Wild tomatillos, Physalis longifolia, are a tough, prolific prairie plant currently thriving over much of the central United States.
(They're related to a domestic variety of tomatillo, but scientists don't know if it has similar characteristics.)

The Native Medicinal Plant Research Program began in 2010 as a joint venture using the strengths of the Kansas Biological Survey, the KU School of Pharmacy and the KU School of Medicine.
Timmermann and Kelly Kindscher, a biological survey senior scientist, have long seen the Kansas prairies as a potential pharmacy waiting to be explored.

"Everybody has been going to the rain forest and other exotic places for research," said Timmermann, who has about 30 years of experience researching medicinal plants, "but we knew the Midwest had so many plants nobody had ever really looked at."
Kindscher, a noted expert on America's prairies, had also learned that for centuries native tribes were utilizing a number of plants for medicinal purposes before the state was settled.

While Kindscher and crew eventually provided about 200 different species of prairie plants for testing, wild tomatillos quickly gained the most attention because of the findings in Timmermann's lab.As well as testing how the wild tomatillo compounds perform against cancer, the plants were also tested to see how they react to other kinds of human cells.

It would be possible, Cohen said, for a compound to be very aggressive against cancer but too toxic to healthy human cells to become a viable treatment.

Kindscher said some of the highest levels of cancer-fighting compounds are found in the plant's fruit. "The fruit is edible, and actually tastes very good," he said, "especially when it's ripe."
Acquiring enough of that fruit shouldn't be a problem in the future.

Wild tomatillos are so common Kindscher referred to them as "a common field weed" that grows on native prairies, pastures and farmlands, roughly from New Mexico to Montana and as far east as Ohio. "It's probably one of the few (prairie) plants that are doing about as well as ever," he said. "It's common because it can grow in a lot of areas. Unlike a lot of prairie plants it does well on disturbed soils." He said it grows well along roadsides or where the soil has been scarred by livestock. It's common in farm fields, too. Kindscher is certain it could be grown commercially, too. The perennial plant has proven to be hardy to temperature and rainfall extremes.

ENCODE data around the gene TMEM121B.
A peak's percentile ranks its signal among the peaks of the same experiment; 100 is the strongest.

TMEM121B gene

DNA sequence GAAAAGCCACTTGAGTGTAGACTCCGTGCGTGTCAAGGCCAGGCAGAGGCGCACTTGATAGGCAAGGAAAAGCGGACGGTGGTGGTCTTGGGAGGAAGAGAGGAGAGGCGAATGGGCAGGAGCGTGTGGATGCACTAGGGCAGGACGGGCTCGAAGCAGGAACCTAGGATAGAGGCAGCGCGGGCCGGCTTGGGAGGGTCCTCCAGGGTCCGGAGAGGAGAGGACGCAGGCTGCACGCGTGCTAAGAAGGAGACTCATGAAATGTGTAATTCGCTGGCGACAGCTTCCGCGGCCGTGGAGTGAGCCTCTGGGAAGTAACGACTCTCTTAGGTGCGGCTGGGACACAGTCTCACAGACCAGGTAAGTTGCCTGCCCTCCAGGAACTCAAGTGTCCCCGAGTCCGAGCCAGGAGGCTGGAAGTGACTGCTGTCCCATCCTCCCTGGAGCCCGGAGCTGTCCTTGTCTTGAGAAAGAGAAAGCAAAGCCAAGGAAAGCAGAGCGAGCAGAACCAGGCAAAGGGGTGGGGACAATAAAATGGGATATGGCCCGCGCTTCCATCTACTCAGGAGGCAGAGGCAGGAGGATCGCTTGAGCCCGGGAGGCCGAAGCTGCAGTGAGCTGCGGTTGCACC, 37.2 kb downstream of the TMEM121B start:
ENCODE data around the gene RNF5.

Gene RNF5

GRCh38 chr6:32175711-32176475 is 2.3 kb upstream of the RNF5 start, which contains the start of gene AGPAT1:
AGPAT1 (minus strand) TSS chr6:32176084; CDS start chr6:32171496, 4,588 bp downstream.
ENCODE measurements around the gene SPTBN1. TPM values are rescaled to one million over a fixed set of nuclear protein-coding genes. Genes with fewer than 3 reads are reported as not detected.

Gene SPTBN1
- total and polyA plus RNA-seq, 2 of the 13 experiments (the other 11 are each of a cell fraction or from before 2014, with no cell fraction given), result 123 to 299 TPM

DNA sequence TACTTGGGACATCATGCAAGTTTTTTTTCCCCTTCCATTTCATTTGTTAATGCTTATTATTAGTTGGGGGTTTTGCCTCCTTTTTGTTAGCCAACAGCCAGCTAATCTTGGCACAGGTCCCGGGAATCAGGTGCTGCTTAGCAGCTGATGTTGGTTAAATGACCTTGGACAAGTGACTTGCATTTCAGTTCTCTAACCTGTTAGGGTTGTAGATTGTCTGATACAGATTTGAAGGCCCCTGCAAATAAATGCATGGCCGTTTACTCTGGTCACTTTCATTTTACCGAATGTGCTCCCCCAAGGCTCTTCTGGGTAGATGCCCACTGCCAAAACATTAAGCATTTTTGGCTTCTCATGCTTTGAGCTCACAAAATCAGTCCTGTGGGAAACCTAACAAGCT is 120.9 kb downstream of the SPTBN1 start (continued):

Heartland is a Manhattan-based bio-technology company backing plant-based research. In the spring, nearing the end of the program's second year, Timmermann was told funding would stop immediately.

But one thing this miracle plant cannot do, is pay for its own research. All three scientists said funding is now their greatest worry.

Thursday, September 6


Therapeutic Draining 

Watch and learn how you can do draining massage. this is beneficial in caring your breasts. 
Prevention is better than cure.


Saturday, July 21

CERVICAL CANCER  Destroyer of Women Cervix
(See Video below)
Cervical cancer is an uncommon type of cancer that develops in a woman’s cervix. The Cervical cancer is an uncommon type of cancer that develops in a woman’s cervix. The cervix is the entrance to the womb from the vagina.
Cervical cancer often has no symptoms in its early stages. If you have symptoms, the most common is unusual vaginal bleeding, which can occur after sex, in between periods or after the menopause.cervix is the entrance to the womb from the vagina.
Cervical cancer often has no symptoms in its early stages. If you have symptoms, the most common is unusual vaginal bleeding, which can occur after sex, in between periods or after the menopause.

Most cervical cancer is caused by a virus called human papillomavirus, or HPV. You can get HPV by having sexual contact with someone who has it. There are many types of the HPV virus. Not all types of HPV cause cervical cancer. Some of them cause genital warts, but other types may not cause any symptoms.

You can have HPV for years and not know it. It stays in your body and can lead to cervical cancer years after you were infected. This is why it is important for you to have regular Pap tests. A Pap test can find changes in cervical cells before they turn into cancer.

  • Causes and risk factors for cervical cancer have been identified and include human papillomavirus (HPV) infection, having many sexual partners,smoking, taking birth control pills, and engaging in early sexual contact.